Meet a Few of our Alums
Michael Bowman (PhD, History, 2016) is an assistant professor in the School of Education at Iowa State University. His research interests revolve around the relationships between schools, housing, and urban (re)development in the post-New Deal United States. He is particularly interested in school districts as institutional actors that have shaped, and been shaped by, broader spatial policies. His dissertation traced the formalization of ties between the Seattle School District, the Seattle Housing Authority, and the Seattle Planning Commission and examines how the designs and plans of these institutions related to racial, ethnic, and class segregation in city neighborhoods and schools. He holds a BA in Political Science from Macalester College (St. Paul, MN) and an MEd in Social and Cultural Foundations from the University of Washington.
Isaac Gottesman (PhD, History, 2009) is an associate professor in the School of Education at Iowa State University. A historian of education, Isaac's research, teaching, and advocacy centers on helping those in the field, especially educational scholars, pre-service teachers, and graduate students, develop a historical and contemporary understanding of the landscape of educational ideas, policy, and practice. Within his broad interest in the landscape of the field, his scholarship has focused on two areas: the history of 'critical' scholarship in the field and the role of social foundations in teacher preparation programs. See his his faculty page.
John Hopkins (PhD, Philosophy, 2016) is the Associate Dean of Students and Director of Diversity and Service Initiatives at St. Martin's University. His research draws from several philosophical traditions--hermeneutics, feminism, and social and political theory--to critique and inform recent policies in American Indian education. His dissertation specifically addresses the way conversations unfold within colonizing frameworks between mainstream education and tribal communities. Drawing from the Indigenous philosophical literature, he attempts to articulate a distinctive Indigenous political theory that reveals the limits of recent writings in the politics of reconciliation and that propose decolonizing strategies for Native students within public schools. In addition to his doctoral work, John serves as the Associate Dean of Students at Saint Martin's University, located in Lacey, Washington. He holds a Bachelor's Degree in Philosophy from Seattle University and Master's Degree in Philosophy from Marquette University.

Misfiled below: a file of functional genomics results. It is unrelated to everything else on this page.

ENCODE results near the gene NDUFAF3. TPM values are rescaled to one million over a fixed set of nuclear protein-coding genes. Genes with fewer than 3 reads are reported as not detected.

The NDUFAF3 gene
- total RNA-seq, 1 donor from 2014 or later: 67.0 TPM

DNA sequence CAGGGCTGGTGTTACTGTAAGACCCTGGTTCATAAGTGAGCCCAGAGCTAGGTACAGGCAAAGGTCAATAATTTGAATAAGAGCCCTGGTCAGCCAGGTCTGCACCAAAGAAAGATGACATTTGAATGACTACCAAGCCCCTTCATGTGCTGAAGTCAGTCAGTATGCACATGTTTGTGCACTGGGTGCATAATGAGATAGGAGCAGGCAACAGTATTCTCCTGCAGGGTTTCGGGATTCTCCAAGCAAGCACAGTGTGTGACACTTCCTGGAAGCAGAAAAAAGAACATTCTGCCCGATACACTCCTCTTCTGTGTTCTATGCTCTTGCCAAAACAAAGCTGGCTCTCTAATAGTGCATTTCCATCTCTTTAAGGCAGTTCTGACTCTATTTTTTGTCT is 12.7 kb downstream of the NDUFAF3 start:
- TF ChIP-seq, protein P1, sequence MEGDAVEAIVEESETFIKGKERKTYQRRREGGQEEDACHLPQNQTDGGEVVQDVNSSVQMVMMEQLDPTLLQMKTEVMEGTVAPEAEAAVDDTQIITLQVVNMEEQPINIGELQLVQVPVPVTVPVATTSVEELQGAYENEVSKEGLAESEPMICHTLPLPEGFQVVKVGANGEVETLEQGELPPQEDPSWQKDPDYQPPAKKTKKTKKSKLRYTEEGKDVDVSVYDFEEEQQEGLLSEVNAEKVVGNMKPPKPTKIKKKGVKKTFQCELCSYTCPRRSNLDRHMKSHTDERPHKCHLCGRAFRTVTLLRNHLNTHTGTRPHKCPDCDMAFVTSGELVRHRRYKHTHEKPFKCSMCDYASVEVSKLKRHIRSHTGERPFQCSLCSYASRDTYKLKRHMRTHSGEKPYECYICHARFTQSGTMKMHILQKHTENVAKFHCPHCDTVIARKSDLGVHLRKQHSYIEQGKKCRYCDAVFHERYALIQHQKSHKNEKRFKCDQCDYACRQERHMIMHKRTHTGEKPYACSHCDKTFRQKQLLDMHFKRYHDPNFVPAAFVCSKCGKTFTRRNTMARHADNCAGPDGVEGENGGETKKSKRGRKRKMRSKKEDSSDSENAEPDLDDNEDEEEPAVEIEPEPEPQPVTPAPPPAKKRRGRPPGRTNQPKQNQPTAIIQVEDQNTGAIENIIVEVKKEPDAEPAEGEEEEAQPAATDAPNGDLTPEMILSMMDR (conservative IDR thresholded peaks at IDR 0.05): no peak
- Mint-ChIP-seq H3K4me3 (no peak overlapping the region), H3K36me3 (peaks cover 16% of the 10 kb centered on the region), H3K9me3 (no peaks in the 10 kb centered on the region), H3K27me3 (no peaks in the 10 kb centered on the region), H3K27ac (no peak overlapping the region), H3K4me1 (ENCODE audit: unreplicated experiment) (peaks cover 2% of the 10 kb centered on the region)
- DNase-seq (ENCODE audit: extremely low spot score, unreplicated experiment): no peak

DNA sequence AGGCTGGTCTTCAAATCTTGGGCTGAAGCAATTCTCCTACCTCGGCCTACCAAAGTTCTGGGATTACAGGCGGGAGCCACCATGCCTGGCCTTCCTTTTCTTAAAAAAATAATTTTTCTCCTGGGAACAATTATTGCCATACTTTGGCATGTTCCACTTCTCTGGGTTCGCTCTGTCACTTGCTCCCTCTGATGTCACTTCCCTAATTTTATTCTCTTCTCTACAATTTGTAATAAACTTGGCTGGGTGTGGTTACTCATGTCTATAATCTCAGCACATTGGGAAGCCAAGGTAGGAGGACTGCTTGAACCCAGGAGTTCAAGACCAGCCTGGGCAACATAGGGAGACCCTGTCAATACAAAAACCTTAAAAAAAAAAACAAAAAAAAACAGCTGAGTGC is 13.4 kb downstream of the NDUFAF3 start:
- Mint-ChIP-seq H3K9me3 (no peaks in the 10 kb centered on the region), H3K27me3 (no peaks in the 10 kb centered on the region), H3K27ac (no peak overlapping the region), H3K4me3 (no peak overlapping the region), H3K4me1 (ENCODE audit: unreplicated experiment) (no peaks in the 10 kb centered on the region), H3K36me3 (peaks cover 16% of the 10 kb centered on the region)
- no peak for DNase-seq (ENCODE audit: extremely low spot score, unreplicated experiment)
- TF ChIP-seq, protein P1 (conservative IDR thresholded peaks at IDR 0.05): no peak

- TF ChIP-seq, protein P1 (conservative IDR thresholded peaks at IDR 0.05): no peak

Meet a Few of our Current Doctoral Students
Gonzalo Guzman is a doctoral student studying the history of education. His research interest lies at the intersection of labor and American educational history. He is particularly interested in how labor systems interact with educational opportunities for Latina/os and how public schools have helped create and reinforce racial categories. His dissertation is a multistate study of the educational and migrant experiences of Mexican immigrants and Mexican Americans with a focus on Washington State and Wyoming from the early 20th century to the Chicana/o Movement of the early 1970s. He holds a BA in History and Latin American Studies and an MEd in Social and Cultural Foundations, all from the University of Washington.
Kathy Nicholas is a doctoral student studying the history of education. Her current work examines women and leadership in the 19th and 20th centuries. Drawing on research traditions from History and Political Science, her dissertation focuses on school suffrage, women as shapers of public education and the growth of state educational systems in the United States with a particular emphasis on the West. She holds a B.A. in Political Science from Western Washington University. After completing a post-Baccalaureate/teacher certification program through Western Washington University’s Urban Education Program, she taught both secondary Language Arts and Social Studies. She received her MEd in Social and Cultural Foundations from the University of Washington.